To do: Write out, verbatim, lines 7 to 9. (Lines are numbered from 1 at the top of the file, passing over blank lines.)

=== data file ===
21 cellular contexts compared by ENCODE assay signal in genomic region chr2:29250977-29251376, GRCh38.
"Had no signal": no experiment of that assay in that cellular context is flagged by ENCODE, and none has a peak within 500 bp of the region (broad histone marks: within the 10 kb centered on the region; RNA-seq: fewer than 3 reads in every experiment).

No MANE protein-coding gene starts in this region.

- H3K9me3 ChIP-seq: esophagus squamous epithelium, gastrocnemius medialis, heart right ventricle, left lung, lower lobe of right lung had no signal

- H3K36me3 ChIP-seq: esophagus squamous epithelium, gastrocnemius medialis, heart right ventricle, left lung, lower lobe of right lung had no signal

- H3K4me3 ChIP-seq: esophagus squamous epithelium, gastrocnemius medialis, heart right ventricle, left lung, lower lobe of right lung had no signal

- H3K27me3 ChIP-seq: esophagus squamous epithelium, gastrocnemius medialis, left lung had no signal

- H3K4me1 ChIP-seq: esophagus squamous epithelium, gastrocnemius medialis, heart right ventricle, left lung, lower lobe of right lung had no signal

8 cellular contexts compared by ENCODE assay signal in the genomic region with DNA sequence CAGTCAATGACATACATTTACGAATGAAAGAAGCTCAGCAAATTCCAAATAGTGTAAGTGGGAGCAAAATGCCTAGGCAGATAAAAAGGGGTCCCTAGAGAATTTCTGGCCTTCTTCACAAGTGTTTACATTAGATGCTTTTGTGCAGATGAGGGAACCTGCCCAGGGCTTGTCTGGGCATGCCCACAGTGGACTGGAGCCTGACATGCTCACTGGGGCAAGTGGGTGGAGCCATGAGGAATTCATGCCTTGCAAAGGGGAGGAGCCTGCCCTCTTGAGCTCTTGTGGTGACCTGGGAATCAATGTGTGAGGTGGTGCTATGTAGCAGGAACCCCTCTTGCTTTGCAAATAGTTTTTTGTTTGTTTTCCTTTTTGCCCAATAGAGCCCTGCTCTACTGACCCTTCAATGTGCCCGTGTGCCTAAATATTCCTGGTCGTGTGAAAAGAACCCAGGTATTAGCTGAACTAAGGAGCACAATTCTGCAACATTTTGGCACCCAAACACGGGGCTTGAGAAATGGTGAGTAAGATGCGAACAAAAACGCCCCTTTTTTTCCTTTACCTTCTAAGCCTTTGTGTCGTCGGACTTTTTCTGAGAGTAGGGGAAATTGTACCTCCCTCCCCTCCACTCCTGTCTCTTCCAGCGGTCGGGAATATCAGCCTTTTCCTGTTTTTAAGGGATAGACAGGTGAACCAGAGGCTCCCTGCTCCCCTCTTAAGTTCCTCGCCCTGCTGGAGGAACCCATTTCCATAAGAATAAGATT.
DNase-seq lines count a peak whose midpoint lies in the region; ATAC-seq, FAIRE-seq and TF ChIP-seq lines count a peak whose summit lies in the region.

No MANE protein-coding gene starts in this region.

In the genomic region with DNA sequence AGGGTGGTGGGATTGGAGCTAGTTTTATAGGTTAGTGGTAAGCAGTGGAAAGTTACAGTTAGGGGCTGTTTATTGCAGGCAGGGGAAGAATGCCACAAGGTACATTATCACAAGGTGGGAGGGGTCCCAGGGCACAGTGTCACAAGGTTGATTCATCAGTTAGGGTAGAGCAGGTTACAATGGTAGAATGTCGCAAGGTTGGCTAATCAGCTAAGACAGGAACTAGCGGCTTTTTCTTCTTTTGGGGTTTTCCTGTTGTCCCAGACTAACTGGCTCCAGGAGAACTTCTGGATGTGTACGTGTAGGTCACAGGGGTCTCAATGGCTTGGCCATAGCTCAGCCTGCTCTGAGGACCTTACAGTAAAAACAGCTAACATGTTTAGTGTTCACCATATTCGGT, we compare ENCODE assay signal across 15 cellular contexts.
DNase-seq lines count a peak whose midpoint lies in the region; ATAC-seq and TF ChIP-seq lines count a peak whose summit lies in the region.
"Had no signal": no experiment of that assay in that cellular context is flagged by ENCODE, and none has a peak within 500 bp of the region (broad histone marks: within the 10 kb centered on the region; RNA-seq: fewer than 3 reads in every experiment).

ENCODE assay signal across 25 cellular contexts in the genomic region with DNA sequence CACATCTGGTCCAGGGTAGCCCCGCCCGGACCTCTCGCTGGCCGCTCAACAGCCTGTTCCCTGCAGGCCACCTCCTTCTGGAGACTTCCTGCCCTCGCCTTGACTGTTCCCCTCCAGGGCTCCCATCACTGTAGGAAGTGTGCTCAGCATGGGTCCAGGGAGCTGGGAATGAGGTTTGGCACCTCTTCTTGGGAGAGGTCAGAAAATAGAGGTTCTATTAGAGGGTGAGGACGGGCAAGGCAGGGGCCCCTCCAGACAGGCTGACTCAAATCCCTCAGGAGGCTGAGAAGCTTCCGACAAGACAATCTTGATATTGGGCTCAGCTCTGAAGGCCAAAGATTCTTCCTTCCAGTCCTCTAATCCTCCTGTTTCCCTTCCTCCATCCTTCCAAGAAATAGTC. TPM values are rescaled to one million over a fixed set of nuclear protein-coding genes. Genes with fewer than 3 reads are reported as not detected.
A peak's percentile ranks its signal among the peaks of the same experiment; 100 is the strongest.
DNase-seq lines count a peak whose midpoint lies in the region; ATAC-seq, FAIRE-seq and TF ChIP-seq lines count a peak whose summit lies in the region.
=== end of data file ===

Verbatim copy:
- H3K27me3 ChIP-seq: esophagus squamous epithelium, gastrocnemius medialis, left lung had no signal

- H3K4me1 ChIP-seq: esophagus squamous epithelium, gastrocnemius medialis, heart right ventricle, left lung, lower lobe of right lung had no signal

8 cellular contexts compared by ENCODE assay signal in the genomic region with DNA sequence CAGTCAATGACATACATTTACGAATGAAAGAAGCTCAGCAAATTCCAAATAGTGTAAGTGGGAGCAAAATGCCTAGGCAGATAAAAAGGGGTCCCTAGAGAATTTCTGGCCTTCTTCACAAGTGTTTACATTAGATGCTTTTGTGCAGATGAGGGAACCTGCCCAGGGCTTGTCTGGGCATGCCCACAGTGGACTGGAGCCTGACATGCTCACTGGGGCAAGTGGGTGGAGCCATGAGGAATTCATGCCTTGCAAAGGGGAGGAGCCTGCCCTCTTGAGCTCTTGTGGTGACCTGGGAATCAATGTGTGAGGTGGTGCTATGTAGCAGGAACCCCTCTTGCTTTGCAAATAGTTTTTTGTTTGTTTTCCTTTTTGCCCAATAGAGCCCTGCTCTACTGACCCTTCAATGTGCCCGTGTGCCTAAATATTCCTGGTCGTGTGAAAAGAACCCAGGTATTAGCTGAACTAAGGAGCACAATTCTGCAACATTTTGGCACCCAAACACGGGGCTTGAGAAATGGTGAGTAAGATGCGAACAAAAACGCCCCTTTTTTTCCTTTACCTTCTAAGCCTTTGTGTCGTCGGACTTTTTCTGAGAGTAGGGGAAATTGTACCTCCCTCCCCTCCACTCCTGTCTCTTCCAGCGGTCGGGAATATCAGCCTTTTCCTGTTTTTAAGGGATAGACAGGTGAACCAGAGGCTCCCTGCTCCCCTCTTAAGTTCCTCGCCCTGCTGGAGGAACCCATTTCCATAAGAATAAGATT.